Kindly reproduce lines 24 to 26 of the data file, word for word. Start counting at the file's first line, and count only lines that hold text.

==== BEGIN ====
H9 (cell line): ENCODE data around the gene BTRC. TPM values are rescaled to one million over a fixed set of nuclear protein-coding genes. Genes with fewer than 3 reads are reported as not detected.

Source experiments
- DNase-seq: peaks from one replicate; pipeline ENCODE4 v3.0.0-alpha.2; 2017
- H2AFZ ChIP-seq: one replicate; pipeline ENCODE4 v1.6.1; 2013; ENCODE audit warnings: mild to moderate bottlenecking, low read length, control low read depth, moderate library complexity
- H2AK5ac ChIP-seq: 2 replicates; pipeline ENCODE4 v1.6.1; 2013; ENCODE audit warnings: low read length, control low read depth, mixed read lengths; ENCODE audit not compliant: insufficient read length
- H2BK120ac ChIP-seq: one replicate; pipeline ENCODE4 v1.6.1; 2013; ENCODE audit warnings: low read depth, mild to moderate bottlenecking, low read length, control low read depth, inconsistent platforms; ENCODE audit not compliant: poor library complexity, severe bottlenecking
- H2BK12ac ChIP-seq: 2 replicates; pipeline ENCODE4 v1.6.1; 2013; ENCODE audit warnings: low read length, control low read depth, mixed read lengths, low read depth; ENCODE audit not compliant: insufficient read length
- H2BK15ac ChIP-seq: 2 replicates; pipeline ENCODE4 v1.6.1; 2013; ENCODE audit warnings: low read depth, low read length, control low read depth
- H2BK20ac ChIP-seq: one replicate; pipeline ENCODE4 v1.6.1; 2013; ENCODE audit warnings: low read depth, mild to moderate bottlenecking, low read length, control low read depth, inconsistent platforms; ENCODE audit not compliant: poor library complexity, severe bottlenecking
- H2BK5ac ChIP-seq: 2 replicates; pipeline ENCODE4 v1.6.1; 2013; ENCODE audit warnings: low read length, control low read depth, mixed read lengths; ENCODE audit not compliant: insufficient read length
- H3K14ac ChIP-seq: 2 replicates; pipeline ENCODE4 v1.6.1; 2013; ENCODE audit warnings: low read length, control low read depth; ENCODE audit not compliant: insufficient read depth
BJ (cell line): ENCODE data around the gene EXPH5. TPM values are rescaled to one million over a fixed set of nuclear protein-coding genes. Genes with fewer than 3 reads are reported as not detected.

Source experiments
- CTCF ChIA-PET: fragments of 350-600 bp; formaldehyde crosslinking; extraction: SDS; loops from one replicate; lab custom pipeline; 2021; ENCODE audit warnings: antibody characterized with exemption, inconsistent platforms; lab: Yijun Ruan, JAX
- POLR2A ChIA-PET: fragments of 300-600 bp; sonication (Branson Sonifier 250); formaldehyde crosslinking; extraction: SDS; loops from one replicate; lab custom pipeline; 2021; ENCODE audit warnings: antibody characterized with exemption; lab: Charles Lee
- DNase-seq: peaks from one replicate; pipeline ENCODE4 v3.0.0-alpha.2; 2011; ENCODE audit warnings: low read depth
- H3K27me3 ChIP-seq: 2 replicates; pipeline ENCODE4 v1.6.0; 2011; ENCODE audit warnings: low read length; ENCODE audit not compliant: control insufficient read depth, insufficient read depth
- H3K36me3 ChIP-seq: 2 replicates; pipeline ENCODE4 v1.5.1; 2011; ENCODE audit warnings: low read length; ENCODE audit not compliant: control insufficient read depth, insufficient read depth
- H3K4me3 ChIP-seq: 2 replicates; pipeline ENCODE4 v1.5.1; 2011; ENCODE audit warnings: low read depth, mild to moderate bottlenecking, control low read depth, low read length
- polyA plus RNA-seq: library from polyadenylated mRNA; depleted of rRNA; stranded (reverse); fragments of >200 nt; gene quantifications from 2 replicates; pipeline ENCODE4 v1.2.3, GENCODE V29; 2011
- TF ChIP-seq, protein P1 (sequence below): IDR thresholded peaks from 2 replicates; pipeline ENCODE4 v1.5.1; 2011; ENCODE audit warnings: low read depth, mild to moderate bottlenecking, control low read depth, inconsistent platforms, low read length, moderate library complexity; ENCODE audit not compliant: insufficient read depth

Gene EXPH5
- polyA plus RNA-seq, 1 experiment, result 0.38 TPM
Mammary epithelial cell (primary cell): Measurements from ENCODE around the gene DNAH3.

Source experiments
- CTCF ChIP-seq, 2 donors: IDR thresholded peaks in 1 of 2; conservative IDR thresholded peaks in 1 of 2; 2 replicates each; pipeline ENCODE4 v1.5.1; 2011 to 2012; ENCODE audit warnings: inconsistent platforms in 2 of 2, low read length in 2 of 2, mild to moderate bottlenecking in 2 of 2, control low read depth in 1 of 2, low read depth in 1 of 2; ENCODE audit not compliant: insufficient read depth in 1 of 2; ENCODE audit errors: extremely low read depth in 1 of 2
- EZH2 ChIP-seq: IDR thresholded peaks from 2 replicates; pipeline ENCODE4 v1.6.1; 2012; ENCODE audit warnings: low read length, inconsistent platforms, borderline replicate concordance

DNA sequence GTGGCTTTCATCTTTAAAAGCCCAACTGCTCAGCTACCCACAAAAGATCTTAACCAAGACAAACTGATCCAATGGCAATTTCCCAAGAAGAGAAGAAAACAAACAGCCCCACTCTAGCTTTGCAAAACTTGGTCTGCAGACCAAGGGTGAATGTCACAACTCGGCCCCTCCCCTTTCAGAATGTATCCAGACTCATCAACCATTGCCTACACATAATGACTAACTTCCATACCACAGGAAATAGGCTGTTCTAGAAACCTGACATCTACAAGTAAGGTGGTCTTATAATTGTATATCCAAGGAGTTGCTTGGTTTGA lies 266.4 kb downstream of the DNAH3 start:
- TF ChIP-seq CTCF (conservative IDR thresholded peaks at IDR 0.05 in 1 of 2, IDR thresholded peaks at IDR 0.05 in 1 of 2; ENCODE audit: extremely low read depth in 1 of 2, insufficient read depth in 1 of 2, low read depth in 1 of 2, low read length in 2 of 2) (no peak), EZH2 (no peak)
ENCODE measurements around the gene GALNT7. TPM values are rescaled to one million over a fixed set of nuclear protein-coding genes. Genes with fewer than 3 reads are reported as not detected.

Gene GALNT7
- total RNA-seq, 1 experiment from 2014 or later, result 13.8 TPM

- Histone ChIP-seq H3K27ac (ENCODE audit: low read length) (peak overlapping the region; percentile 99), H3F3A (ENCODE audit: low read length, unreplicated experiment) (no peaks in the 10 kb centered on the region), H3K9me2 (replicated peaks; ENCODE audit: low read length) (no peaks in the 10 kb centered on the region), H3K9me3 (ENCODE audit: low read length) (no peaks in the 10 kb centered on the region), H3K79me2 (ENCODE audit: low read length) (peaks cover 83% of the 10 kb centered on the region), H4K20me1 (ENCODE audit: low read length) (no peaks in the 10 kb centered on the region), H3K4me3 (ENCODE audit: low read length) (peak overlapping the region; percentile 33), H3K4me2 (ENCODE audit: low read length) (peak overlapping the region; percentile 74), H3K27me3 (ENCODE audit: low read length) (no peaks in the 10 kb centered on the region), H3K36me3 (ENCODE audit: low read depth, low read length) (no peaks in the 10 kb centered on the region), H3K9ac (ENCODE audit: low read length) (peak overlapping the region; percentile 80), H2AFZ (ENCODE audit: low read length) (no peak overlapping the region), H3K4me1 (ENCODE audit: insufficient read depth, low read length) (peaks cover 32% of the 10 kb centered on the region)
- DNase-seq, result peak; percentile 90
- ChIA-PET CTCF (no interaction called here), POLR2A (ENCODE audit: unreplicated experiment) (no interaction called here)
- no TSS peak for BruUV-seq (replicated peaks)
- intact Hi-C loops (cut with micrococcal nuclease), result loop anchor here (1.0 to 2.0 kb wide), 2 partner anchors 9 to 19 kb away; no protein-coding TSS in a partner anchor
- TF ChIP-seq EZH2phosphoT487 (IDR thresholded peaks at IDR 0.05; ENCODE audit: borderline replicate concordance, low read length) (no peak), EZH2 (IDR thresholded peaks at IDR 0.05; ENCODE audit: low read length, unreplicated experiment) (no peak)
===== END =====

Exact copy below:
Mammary epithelial cell (primary cell): Measurements from ENCODE around the gene DNAH3.

Source experiments
- CTCF ChIP-seq, 2 donors: IDR thresholded peaks in 1 of 2; conservative IDR thresholded peaks in 1 of 2; 2 replicates each; pipeline ENCODE4 v1.5.1; 2011 to 2012; ENCODE audit warnings: inconsistent platforms in 2 of 2, low read length in 2 of 2, mild to moderate bottlenecking in 2 of 2, control low read depth in 1 of 2, low read depth in 1 of 2; ENCODE audit not compliant: insufficient read depth in 1 of 2; ENCODE audit errors: extremely low read depth in 1 of 2